Self-portrait drawing is a great way to learn about sketching as you never go out of materials. Also, it is challenging and easy to make a pencil portrait at the same time because you are posing for yourself (in the mirror). It teaches a lot about art and yourself, how you perceive yourself and look at yourself.
So here are some best tips for you when you make a pencil portrait of yourself.
1. Try drawing from a mirror
As other realistic pencil drawings work, self-portraits can be made best when made from life. By that, you’ll be able to see yourself in three-dimensions and help yourself for more complex pencil portraits. Also, you can always change your lighting source when you’re drawing from the mirror and experiment with volumes and darkness.
2. Work general to specific
Like all other pencil portraits, start with the biggest shapes and shades, i.e. be more general. Work on correct proportions and values, and gradually move to add details. Keep in mind that you have to look at a bigger picture, not just fix yourself in details.
3. Start your portrait with a light sketch.
Now when you begin sketching, start with a lighter outline to draw the major features first, and create a foundation of your self-portrait. Then you can move to the next level on adding up some textures, shades, and details. Always keep an eraser handy to easily erase your mistakes and avoid affecting other details of your drawing.
4. Add shadows and lighter strokes
Your sketch is incomplete until you have added shadows to it. Again, do it lightly and avoid emphasizing on it. To make it look more real, use small and light pencil strokes or rounding strokes. These strokes will mix with darker strokes of your pencil, whether it is graphite or charcoal, and give a shadowy effect.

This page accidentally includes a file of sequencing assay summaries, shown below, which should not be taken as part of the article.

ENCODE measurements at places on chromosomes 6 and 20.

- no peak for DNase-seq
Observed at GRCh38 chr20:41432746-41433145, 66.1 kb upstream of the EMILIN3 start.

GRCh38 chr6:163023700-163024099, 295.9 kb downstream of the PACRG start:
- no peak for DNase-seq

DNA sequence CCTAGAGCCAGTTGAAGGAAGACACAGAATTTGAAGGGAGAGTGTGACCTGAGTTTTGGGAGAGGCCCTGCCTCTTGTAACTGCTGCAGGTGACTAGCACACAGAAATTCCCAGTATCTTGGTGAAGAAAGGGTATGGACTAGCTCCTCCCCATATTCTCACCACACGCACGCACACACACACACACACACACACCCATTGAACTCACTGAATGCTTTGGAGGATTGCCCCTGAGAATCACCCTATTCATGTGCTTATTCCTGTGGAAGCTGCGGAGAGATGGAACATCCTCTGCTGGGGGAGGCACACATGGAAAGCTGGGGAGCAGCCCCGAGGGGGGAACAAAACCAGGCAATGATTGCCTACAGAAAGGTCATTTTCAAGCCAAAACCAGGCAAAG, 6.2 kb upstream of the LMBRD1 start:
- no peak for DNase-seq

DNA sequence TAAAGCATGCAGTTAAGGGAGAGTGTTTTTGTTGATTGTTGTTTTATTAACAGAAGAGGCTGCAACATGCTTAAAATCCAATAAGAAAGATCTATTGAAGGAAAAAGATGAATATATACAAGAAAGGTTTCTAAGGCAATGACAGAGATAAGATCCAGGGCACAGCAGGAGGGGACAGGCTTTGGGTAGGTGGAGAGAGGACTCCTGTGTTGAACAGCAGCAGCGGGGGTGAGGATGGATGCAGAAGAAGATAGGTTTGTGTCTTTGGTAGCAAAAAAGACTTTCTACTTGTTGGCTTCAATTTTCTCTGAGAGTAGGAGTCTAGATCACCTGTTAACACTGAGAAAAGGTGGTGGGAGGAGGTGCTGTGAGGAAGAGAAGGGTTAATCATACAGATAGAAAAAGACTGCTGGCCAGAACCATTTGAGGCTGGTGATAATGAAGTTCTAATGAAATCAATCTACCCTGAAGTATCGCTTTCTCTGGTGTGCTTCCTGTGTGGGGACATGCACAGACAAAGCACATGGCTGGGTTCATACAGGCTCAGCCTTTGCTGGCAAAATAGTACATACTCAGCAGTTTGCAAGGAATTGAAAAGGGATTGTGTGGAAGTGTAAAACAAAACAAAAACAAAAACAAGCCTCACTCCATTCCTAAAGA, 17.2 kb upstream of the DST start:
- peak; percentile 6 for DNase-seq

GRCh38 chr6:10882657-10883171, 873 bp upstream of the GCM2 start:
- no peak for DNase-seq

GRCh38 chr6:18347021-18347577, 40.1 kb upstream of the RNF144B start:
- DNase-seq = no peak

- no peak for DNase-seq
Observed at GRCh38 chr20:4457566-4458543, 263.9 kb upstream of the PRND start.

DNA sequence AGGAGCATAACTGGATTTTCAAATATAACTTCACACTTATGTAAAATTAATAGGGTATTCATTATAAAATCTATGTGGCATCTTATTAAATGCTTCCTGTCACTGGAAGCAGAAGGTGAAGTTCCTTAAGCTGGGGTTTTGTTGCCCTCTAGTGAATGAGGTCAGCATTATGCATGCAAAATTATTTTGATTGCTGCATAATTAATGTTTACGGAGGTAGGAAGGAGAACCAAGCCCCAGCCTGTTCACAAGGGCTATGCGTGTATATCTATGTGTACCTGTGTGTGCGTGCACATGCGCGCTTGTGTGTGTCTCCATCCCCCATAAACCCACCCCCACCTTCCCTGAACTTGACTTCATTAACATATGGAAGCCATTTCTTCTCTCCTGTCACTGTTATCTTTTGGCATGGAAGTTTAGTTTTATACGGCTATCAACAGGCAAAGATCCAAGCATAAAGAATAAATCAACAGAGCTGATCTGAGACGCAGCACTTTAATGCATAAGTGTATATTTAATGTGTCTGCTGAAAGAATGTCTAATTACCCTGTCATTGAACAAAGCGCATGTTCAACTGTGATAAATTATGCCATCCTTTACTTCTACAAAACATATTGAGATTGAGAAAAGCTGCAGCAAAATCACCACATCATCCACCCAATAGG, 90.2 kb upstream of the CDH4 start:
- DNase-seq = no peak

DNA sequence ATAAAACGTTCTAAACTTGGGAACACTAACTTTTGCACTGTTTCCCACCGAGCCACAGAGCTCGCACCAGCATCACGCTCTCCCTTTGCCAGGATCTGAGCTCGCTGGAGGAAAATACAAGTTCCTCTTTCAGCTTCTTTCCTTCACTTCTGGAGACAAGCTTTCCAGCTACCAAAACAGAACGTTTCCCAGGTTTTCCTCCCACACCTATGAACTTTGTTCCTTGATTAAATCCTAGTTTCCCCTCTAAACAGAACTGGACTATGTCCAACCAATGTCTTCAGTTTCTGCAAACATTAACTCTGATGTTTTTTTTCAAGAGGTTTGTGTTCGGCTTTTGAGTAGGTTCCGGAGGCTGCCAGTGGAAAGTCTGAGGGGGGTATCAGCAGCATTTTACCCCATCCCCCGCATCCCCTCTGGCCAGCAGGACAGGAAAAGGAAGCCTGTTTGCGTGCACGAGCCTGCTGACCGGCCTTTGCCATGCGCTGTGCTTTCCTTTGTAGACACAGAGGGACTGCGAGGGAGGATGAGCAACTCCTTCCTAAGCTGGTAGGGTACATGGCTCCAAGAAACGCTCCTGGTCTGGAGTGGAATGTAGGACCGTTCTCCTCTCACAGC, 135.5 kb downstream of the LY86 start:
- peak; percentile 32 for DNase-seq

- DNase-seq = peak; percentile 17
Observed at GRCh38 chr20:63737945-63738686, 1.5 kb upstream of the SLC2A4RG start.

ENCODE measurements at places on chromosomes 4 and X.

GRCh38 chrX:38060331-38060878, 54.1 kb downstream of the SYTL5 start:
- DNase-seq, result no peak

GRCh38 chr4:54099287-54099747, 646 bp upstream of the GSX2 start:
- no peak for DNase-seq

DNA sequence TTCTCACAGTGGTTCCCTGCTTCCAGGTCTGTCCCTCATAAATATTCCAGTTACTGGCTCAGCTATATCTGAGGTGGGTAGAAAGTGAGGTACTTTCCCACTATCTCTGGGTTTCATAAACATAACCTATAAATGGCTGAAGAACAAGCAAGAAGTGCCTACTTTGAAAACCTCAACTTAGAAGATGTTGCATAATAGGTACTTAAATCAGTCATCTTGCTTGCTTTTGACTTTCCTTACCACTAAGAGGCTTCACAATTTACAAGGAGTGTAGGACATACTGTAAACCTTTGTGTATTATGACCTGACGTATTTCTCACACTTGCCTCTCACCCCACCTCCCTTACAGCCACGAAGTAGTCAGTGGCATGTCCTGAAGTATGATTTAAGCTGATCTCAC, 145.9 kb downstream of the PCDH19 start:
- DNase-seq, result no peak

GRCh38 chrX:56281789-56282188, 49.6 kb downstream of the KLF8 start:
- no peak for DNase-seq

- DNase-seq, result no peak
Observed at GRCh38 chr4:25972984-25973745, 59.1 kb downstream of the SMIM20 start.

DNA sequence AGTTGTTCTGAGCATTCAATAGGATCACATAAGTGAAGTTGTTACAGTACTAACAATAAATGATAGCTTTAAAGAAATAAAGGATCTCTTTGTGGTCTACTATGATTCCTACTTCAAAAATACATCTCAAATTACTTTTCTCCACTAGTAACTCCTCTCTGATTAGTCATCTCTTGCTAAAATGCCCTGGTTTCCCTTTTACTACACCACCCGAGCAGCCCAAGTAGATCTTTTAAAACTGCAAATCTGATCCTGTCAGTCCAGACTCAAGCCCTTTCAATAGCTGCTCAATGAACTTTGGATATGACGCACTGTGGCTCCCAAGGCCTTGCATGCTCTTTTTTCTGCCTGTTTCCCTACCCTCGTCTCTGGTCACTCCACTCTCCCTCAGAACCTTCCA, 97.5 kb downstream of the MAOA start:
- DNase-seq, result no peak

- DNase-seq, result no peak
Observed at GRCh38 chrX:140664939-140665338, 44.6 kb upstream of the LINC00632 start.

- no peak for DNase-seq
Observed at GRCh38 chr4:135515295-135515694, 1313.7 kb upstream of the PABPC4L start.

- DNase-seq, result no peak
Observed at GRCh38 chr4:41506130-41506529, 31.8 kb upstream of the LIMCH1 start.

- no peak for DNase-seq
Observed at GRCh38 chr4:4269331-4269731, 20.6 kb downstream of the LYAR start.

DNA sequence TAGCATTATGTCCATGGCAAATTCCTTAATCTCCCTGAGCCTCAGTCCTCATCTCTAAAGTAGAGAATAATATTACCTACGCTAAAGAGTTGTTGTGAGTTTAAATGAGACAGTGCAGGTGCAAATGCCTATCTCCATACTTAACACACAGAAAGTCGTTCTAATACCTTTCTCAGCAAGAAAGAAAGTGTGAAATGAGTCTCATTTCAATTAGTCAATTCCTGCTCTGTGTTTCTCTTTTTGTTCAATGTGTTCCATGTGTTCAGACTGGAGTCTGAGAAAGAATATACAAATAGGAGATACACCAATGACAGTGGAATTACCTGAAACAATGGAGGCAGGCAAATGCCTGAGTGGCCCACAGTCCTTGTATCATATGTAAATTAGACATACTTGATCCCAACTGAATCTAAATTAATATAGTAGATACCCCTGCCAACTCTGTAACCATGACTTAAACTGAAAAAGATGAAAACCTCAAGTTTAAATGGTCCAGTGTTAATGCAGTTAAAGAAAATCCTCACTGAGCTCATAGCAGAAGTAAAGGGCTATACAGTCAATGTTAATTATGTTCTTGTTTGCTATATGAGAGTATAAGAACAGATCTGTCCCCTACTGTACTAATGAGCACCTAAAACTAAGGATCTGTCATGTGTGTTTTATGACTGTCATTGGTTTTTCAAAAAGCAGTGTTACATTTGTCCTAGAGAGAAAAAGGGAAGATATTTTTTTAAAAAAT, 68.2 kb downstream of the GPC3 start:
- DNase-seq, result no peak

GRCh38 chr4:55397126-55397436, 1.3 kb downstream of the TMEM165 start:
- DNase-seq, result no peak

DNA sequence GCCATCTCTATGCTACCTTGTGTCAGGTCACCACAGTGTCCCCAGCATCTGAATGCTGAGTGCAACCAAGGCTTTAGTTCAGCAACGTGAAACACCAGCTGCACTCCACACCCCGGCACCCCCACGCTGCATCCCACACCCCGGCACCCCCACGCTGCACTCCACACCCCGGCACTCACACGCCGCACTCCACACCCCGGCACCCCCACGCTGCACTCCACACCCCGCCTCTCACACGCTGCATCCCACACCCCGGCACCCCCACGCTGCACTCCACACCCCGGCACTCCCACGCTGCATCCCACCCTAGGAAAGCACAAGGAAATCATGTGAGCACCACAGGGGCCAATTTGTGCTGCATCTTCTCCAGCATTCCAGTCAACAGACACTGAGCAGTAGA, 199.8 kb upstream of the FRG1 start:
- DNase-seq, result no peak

It is recommended that you use lighting from the above when you’re making a self-portrait, in front of the mirror.
5. Do the hairline of your pencil portrait next
Start drawing your forehead next and figure out a proportionate length. Now start drawing your hair starting from scalp to the tip and make sure you outline this thick. Later, you can add shadows and highlights and fill up the internals with thinner strokes.
6. Time for final detailing of your pencil portrait
After you have completed drawing the major outlines or foundation of your pencil portrait, it is time to add the final details to your face sketch. You can now take your time and observe the shadows under your nose and eyes, near lips and neck to make it look more realistic.
Note: If you want, you can also use watercolours or coloured pencils to fill your portrait with finer details.
7. Get your pencil portrait framed!
Keep your pencil portrait safe and framed, even for future reference. Choose a good frame which goes with your texture and your details. Generally, a black frame does the magic.
Self-portraits are a traditional way of practising realistic pencil drawings. You can always choose to draw other subjects, be it your friends or strangers in a park. Just never stop practising!